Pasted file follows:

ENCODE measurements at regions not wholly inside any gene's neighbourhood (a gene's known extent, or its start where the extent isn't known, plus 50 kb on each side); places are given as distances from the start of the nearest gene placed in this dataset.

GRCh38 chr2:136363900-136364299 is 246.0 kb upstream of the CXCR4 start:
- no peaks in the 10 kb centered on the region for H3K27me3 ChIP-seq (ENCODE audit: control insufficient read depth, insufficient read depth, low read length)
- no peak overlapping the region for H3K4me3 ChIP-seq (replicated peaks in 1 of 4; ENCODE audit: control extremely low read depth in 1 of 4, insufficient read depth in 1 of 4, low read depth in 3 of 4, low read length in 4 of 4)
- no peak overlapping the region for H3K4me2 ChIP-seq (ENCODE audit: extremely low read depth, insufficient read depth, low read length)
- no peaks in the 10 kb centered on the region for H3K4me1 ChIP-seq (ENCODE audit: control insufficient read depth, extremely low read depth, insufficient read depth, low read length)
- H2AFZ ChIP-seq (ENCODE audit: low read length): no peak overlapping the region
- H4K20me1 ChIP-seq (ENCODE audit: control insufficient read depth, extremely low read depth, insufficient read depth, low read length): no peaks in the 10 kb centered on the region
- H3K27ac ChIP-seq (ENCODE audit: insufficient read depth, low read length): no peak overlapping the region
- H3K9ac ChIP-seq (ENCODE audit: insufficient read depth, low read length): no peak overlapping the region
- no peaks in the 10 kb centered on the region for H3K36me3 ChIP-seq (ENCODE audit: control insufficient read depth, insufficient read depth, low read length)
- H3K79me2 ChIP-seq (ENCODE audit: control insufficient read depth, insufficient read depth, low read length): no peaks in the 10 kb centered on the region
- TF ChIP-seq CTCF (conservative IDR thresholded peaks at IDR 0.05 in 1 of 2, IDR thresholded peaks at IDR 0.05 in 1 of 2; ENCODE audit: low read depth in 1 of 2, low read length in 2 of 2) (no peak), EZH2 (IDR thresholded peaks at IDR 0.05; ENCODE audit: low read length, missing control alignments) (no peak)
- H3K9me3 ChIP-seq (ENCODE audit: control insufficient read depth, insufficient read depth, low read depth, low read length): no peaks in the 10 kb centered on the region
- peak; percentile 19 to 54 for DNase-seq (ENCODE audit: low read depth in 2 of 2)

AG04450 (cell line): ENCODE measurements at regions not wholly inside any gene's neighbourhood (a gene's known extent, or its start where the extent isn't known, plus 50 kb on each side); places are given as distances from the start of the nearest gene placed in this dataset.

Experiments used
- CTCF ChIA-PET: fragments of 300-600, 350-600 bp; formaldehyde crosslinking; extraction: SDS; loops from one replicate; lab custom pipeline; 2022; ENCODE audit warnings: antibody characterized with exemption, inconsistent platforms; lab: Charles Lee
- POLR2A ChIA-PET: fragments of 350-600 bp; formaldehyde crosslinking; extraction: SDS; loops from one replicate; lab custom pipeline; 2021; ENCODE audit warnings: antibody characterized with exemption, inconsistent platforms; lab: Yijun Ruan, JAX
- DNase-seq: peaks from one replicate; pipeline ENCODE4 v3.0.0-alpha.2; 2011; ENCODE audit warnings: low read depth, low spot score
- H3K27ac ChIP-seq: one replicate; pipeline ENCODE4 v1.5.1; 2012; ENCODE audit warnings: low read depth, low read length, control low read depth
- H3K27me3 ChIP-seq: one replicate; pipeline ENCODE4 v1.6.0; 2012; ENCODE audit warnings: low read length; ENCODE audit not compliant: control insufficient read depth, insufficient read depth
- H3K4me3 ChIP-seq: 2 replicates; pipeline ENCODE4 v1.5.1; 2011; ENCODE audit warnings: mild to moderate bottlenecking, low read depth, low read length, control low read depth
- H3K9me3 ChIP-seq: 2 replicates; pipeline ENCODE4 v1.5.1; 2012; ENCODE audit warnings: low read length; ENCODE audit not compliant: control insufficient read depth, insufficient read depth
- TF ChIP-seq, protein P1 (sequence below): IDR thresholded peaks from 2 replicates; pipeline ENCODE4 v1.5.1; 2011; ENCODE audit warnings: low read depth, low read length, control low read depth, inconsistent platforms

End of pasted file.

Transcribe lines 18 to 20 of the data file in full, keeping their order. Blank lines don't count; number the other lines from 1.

- CTCF ChIA-PET: fragments of 300-600, 350-600 bp; formaldehyde crosslinking; extraction: SDS; loops from one replicate; lab custom pipeline; 2022; ENCODE audit warnings: antibody characterized with exemption, inconsistent platforms; lab: Charles Lee
- POLR2A ChIA-PET: fragments of 350-600 bp; formaldehyde crosslinking; extraction: SDS; loops from one replicate; lab custom pipeline; 2021; ENCODE audit warnings: antibody characterized with exemption, inconsistent platforms; lab: Yijun Ruan, JAX
- DNase-seq: peaks from one replicate; pipeline ENCODE4 v3.0.0-alpha.2; 2011; ENCODE audit warnings: low read depth, low spot score